So today I want to turn the spotlight on our giving – on how we give to support God’s Word of winning lost souls for Christ. But oddly enough, what we discover is that God isn’t at all interested in how much we give. It’s something else entirely that gets him excited!

I had an elderly woman write to me recently to say this:

I’m so sorry that I can’t give much to support your ministry. I’m only an elderly pensioner and I don’t have much to live on.

Now, I can’t respond to every letter I receive, but this one I just had to respond to personally. So I wrote to remind her of what Jesus said about the poor widow who dropped her two small copper coins in the offering plate (alongside the wealthy folk who obviously gave a lot more).

Luke 21:1-4 Jesus looked up and saw some rich people putting their gifts to God into the Temple collection box. Then he saw a poor widow put two small copper coins into the box. He said, “This poor widow gave only two small coins. But the truth is, she gave more than all those rich people. They have plenty, and they gave only what they did not need. This woman is very poor, but she gave all she had to live on.”

So, Jesus gets all excited, but not, as you’d imagine, by the large amounts that the wealthy people gave. I mean they gave ten times, a hundred times more than the widow. But that’s not what He focused on.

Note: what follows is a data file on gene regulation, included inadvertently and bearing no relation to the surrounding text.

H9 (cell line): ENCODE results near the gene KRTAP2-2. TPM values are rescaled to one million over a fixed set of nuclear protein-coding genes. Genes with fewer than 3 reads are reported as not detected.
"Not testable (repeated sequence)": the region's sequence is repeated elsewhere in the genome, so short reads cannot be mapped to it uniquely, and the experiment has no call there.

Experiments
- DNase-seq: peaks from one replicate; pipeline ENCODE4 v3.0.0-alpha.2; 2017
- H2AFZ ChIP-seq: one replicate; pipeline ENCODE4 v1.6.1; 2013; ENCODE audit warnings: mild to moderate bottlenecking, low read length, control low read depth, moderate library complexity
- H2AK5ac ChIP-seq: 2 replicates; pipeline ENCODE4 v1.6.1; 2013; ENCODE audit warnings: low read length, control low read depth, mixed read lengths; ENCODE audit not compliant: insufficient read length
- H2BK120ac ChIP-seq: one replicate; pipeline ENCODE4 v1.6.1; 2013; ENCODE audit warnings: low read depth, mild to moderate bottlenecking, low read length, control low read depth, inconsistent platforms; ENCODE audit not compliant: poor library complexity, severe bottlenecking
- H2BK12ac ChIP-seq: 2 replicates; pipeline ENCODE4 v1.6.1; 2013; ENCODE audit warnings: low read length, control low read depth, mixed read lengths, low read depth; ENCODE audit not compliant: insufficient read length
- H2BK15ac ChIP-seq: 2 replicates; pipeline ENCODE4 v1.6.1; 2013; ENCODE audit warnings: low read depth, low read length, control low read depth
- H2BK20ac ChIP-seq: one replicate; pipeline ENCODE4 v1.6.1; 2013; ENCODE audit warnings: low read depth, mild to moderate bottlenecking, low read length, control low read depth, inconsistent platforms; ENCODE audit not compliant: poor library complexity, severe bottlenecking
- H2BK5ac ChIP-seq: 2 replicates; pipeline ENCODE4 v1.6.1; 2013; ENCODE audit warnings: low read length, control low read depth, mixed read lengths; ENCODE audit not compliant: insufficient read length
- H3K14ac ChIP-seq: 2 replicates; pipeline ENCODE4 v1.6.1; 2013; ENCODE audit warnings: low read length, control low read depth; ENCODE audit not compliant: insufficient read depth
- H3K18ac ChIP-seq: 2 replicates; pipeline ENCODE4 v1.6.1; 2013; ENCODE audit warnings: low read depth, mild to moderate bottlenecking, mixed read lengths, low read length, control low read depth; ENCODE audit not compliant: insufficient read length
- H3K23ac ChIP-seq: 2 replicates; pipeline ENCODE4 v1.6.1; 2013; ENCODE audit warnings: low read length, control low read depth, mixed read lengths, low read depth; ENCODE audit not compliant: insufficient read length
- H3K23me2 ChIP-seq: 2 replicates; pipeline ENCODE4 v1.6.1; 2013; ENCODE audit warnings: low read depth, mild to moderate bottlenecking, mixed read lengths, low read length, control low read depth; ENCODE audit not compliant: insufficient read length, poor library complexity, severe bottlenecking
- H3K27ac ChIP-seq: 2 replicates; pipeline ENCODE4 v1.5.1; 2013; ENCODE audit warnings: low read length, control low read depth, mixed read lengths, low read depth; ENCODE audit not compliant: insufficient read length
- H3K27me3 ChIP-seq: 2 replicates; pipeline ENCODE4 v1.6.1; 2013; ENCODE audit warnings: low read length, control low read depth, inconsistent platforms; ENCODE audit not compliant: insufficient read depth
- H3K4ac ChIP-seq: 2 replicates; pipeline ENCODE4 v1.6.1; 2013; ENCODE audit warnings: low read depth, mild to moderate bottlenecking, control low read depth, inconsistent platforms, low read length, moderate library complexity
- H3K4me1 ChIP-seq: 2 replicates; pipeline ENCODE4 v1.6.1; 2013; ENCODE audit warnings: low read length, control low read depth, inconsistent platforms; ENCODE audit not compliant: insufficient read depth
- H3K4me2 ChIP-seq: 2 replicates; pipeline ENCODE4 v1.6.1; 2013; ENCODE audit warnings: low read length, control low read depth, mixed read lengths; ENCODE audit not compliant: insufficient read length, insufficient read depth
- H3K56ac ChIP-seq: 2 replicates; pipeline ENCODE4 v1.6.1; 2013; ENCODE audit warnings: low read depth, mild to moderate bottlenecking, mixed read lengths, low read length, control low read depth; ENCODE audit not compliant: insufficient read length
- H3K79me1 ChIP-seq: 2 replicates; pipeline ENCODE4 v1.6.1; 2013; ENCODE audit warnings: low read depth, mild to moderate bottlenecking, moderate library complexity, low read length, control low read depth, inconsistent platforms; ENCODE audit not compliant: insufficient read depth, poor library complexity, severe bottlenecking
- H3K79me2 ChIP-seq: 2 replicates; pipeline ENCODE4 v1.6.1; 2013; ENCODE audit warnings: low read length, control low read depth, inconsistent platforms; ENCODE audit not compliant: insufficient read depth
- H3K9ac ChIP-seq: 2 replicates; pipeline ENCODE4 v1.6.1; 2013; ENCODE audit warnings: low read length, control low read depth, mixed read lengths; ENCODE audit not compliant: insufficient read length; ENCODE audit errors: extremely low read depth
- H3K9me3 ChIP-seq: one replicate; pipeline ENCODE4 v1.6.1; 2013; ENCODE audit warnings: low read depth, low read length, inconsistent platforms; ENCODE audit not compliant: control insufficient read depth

It turns out that Jesus isn’t interested one little bit in how much we give. After all, He’s blessed each one of us with different things. What He’s really interested in is how much it costs us.

So, if you want to get Jesus excited, then when you give, give sacrificially.

That’s God’s Word. Fresh … for you … today.

Generosity Was Always God’s Idea

We love to be around generous people, you and I. We really do. But let’s put the shoe on the other foot just for a moment and ask ourselves, “How generous are we?”

Let me ask this: what was the very last act of creation? What was the very last thing that God did on the sixth day, before He rested on the seventh day to enjoy all that He’d created?

Most people would answer that the last act of creation was to create Adam and Eve, to create humanity – God’s crowning achievement. And if that’s your answer too, then sorry to disappoint you but it’s the wrong answer.

God did one more thing before He was finished. God did one other thing, before He rested. Do you know what it was?

Genesis 1:27-28 So God created humans in his own image. He created them to be like himself. He created them male and female. God blessed them and said to them, “Have many children. Fill the earth and take control of it. Rule over the fish in the sea and the birds in the air. Rule over every living thing that moves on the earth.”

What was that one last thing that He did before He rested? He gave all of creation away. He gave it to Adam and Eve, to you and me. He blessed them and us with all that He had made.

These days, people seem to be in it for themselves, whatever “it” happens to be. Generosity seems to be an old-fashioned concept. Well, in a sense it is a very old concept. The first act of generosity happened precisely six days after the beginning of time. It was God’s idea.

How generous are you?

That’s God’s Word. Fresh … for you … today.